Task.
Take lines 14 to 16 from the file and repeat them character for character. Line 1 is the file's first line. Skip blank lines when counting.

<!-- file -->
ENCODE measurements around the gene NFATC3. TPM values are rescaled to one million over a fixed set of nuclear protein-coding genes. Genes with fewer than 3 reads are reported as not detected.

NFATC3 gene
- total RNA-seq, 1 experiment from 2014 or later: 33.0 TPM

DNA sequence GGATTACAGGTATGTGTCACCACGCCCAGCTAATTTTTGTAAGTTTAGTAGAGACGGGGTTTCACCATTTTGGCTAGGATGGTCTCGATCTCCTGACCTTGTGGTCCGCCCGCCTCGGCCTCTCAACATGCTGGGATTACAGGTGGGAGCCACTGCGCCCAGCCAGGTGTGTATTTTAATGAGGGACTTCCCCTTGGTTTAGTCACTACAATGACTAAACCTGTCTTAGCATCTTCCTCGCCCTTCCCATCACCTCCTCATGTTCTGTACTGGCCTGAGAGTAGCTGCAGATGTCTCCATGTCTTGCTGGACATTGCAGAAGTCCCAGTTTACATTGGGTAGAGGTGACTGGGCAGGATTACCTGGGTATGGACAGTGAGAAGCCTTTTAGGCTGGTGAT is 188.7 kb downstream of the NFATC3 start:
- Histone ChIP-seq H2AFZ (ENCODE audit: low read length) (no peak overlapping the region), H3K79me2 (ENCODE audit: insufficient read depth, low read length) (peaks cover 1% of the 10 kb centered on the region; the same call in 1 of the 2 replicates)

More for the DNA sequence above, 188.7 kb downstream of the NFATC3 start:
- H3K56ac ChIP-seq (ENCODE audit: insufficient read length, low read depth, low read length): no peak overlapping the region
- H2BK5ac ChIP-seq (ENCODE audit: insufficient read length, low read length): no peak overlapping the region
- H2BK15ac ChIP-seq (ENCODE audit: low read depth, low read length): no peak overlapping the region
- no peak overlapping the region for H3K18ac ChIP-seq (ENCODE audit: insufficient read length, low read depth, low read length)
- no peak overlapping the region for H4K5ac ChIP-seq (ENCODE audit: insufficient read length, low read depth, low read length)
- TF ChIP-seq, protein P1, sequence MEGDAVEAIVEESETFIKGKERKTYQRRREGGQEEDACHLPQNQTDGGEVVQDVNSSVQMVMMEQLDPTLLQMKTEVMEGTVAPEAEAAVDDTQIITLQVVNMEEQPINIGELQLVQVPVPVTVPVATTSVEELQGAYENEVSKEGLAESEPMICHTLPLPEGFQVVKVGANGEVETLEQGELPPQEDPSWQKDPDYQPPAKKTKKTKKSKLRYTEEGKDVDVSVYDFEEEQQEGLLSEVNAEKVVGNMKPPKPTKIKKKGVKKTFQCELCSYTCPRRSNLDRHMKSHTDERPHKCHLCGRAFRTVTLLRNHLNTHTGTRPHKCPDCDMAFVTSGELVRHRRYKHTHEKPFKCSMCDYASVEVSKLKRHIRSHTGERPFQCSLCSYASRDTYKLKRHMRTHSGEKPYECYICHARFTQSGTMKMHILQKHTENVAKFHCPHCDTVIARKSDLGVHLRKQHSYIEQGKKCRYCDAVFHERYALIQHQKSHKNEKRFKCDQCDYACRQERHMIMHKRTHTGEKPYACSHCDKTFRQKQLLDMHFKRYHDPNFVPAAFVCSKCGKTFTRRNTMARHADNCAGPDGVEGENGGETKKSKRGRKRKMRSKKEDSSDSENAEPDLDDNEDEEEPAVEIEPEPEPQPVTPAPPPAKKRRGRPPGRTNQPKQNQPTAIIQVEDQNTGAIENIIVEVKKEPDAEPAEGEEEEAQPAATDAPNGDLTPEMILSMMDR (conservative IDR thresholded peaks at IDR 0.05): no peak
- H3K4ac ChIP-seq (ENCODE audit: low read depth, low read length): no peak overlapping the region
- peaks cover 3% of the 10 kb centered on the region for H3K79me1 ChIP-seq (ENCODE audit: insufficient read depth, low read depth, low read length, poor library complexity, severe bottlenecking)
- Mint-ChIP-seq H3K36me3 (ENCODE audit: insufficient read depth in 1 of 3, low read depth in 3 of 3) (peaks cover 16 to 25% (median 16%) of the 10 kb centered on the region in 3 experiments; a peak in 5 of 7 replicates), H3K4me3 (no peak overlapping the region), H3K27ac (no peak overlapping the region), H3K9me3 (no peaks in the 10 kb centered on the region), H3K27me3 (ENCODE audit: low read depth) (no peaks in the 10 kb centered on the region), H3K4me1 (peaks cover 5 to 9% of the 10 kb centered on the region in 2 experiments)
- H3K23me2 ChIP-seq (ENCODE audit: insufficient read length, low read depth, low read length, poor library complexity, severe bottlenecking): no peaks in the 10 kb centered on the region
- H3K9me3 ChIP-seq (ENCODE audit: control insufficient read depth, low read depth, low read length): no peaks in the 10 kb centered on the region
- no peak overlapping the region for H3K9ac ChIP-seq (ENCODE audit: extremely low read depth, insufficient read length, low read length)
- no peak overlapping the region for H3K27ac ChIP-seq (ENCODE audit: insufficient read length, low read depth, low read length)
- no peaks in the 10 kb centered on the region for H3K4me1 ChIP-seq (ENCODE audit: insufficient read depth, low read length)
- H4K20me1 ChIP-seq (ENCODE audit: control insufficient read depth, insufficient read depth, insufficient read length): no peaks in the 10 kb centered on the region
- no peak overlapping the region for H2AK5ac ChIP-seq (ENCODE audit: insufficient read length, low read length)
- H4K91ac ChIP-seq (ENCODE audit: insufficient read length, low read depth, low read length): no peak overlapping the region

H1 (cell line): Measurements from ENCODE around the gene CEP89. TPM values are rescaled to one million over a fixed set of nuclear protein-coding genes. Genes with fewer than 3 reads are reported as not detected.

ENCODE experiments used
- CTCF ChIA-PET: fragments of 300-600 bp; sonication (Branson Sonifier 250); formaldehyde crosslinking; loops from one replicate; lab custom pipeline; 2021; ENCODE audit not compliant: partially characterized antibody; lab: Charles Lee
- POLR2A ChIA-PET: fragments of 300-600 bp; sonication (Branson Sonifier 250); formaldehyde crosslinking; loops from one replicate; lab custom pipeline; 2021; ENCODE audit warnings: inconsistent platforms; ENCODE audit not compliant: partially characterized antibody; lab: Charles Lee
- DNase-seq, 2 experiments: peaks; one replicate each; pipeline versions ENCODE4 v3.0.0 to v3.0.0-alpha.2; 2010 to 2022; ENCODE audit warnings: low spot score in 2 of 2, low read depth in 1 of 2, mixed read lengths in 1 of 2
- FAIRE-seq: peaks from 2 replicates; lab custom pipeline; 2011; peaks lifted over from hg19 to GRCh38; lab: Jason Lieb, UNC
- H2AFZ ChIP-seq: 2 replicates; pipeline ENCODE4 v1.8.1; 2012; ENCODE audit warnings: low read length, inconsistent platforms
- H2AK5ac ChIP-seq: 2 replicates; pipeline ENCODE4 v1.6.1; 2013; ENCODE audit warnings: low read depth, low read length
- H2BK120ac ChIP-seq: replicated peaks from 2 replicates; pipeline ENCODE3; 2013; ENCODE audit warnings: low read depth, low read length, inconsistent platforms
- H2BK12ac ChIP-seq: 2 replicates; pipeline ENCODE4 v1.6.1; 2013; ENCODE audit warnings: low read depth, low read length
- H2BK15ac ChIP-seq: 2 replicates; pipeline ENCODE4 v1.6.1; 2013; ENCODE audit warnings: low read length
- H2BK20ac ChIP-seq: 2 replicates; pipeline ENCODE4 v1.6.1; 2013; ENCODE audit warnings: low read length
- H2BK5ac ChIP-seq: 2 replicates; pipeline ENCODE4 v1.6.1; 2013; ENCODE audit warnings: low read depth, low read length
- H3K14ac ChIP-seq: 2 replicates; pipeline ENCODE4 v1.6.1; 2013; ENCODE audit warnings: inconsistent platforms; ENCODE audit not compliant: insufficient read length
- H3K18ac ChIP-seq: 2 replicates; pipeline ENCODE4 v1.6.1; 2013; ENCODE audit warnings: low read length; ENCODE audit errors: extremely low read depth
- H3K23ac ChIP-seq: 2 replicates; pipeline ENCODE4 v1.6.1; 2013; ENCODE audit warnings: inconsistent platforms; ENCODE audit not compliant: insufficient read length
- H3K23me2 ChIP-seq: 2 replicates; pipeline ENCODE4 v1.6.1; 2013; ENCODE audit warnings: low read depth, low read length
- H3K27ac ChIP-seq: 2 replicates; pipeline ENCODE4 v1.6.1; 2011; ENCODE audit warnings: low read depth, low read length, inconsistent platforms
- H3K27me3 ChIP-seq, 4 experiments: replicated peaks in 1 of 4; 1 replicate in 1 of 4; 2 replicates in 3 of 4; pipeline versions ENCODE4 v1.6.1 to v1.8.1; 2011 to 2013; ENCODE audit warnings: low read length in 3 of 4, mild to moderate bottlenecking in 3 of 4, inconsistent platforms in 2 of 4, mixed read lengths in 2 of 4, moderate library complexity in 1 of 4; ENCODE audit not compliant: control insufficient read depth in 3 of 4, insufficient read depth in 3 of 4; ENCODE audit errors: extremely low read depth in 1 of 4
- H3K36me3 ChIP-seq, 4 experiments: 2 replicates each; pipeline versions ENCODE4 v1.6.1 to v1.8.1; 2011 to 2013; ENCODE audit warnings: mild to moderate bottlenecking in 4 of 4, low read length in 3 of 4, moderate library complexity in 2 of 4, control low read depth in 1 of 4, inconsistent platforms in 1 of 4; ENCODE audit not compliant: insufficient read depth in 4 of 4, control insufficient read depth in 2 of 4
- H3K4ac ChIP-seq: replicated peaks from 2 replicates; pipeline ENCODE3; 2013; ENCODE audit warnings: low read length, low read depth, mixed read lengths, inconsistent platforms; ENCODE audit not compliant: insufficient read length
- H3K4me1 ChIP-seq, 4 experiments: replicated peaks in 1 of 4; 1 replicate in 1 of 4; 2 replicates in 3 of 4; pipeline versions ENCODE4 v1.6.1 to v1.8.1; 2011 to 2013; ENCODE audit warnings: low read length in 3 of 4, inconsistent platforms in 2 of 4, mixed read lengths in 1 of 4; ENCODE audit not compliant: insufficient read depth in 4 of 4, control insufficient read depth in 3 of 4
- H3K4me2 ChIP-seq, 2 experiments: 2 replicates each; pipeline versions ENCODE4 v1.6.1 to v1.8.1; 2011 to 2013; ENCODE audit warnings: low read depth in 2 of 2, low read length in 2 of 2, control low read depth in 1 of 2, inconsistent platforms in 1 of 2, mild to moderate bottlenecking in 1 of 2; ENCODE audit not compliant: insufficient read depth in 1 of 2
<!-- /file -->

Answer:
- peaks cover 3% of the 10 kb centered on the region for H3K79me1 ChIP-seq (ENCODE audit: insufficient read depth, low read depth, low read length, poor library complexity, severe bottlenecking)
- Mint-ChIP-seq H3K36me3 (ENCODE audit: insufficient read depth in 1 of 3, low read depth in 3 of 3) (peaks cover 16 to 25% (median 16%) of the 10 kb centered on the region in 3 experiments; a peak in 5 of 7 replicates), H3K4me3 (no peak overlapping the region), H3K27ac (no peak overlapping the region), H3K9me3 (no peaks in the 10 kb centered on the region), H3K27me3 (ENCODE audit: low read depth) (no peaks in the 10 kb centered on the region), H3K4me1 (peaks cover 5 to 9% of the 10 kb centered on the region in 2 experiments)
- H3K23me2 ChIP-seq (ENCODE audit: insufficient read length, low read depth, low read length, poor library complexity, severe bottlenecking): no peaks in the 10 kb centered on the region